If you dip a toe into the streaming world, the first thing that you will need to figure out is which streaming software you should use. XSplit Broadcaster and OBS are 2 most commonly used streaming softwares, and they both have their strengths and weaknesses. After this article is over, you will know which one will better suit your needs.
Different versions of XSplit and OBS
Before starting, you need to be aware that you can choose between 3 different versions of XSplit: Broadcaster, Gamecaster, and Vcam. As you’ve probably guessed, Broadcaster is best for live streaming and is most popular among Youtubers.
For people who stream on Twitch, I recommend Gamecaster. VCam is great for Skype calls (can even be used in OBS), as it lets you adjust your background without the need for the green screen.
You can also choose between OBS Classic and OBS Studio. OBS Studio is simply a much more powerful (and better optimized) version that gets constantly updated, while Classic is not. Therefore, I will be concentrating only on the Studio version.
Menu and setting up
XSplit has a pretty straightforward interface that is really user-intuitive. The only part that is a bit intimidating is that you’ll need to manually fill your stream settings the first time you use it. You can save various profiles, depending on the platform you are streaming on, which is really useful.
Setting up hardware like webcam and microphone is intuitive, and all important functions are easily reachable from the main screen. If you somehow get confused, just go to the help section, which contains manual and videos on everything you will need. The gamecaster version is slightly more stripped down than XSplit Broadcaster. All in all, a very good job on their part.
When you open OBS you will encounter a similar interface.
Unfortunately, this is just on first glance, as you will have to set up many things manually, which can be overwhelming for a new, inexperienced user. Things like resolution and frame rate are not as easy to access too, compared to XSplit. This can be particularly frustrating as you want to change some settings mid game without dying. Switching between windows can be made easier if you choose to use specific screen capture in OBS, but it will make your frame rate drop.
Since OBS is a bit more complicated, expect that you’ll need to watch a few tutorials to get the hang of it. This is an open source software, so there is no customer support.
Both programs have a similar layout, but XSplit proves to be more user-friendly than OBS.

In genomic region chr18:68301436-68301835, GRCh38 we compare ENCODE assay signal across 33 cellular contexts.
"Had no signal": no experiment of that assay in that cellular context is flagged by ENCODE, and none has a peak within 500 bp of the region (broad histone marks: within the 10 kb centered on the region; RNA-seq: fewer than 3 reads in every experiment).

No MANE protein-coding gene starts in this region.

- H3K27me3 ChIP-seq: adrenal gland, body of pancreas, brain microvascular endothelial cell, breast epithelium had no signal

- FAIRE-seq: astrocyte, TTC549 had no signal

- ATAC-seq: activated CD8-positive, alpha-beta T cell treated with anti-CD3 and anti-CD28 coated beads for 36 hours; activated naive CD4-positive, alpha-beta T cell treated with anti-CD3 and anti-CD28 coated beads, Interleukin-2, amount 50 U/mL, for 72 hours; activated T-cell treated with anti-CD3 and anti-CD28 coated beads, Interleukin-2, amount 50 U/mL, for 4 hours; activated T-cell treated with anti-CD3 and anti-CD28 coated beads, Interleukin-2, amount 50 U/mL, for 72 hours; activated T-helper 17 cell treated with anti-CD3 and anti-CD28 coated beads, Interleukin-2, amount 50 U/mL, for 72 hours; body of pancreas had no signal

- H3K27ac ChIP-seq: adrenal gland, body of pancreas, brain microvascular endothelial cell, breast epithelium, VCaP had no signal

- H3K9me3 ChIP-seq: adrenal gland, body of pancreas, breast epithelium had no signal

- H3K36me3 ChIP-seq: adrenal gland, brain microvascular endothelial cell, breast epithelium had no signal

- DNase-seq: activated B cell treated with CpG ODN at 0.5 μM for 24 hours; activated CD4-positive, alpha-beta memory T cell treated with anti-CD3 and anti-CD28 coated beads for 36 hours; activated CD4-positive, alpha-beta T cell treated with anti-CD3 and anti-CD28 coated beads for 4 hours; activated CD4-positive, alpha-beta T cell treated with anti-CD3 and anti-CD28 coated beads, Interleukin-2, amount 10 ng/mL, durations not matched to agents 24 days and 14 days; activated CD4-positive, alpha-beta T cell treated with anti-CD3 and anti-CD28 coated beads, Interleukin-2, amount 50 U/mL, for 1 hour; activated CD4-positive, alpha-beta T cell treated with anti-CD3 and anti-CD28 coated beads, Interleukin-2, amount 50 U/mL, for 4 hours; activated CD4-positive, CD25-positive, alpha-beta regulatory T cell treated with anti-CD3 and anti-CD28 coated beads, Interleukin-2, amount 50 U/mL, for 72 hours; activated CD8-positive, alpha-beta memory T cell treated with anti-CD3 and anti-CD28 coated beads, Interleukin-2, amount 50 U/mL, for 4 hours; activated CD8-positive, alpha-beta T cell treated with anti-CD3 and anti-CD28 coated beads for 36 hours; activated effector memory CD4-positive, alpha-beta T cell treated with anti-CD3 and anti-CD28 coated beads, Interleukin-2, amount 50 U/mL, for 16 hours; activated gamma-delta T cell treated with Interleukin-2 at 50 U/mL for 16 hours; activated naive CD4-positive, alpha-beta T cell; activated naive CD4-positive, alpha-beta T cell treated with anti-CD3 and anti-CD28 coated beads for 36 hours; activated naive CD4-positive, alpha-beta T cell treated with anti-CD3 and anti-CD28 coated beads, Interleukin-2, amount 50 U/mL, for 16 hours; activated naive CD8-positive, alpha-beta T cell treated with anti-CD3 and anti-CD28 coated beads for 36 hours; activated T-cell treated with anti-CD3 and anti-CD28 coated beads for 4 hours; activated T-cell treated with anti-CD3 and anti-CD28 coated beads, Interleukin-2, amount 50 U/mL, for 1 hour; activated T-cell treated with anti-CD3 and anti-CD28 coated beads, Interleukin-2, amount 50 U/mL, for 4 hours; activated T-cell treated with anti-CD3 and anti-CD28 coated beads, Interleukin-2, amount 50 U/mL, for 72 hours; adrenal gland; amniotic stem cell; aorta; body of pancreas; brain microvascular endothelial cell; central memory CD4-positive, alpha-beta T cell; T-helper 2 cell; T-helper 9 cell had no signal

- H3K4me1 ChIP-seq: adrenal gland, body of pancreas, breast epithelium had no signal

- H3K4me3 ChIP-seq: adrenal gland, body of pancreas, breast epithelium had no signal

OBS vs XSplit score: 0:1
With the paid version of XSplit, you can simultaneously broadcast to multiple services (Twitch, Youtube, etc.). Furthermore, XSplit offers premade settings for various streaming platforms like Twitch and YouTube, which is really handy.
Both XSplit and OBS have an option with which you can delay your video and audio. This can be useful if you are getting harassed, but will also make your communication with fans harder. XSplit VCam features a simulated green screen and option to connect on Skype, which can also get handy.
Currently, OBS Studio doesn’t allow you to stream to multiple platforms at the same time. It also doesn’t save your profile, which means you will need to manually tweak settings every time you switch to another PC. One of the things where OBS excels is that you can customize the bitrate to your liking. This is quite convenient for people who don’t have ideal internet speed.
The multi-stream option is what puts XSplit on the top in this department.
OBS vs XSplit score: 0:2
XSplit by default has enabled silence detection, which is really cool. This means that it will automatically turn off your microphone when your audio level is below the threshold (when you are not speaking).
There is also an interesting feature called microphone mono mic. Usually, mono mic sends audio to either right or left channel. This option duplicates the audio, so your voice will sound more immersive, like it is in a stereo. Although, if you have a mono microphone I would seriously suggest that you buy a new one. Our best microphone list has a wide variety of options.
In OBS Studio, you will need to learn to set up a few filters to get that professional sound out of your microphone. Noise gate filter is the same things as the silence detection feature in XSplit. Furthermore, you would want to add filters like gain, compression, and noise suppression. For more information on that, check our article on Best OBS settings.
In both programs, you can achieve the same amount of sound quality.
OBS vs XSplit score: 1:3
Scenes & Overlays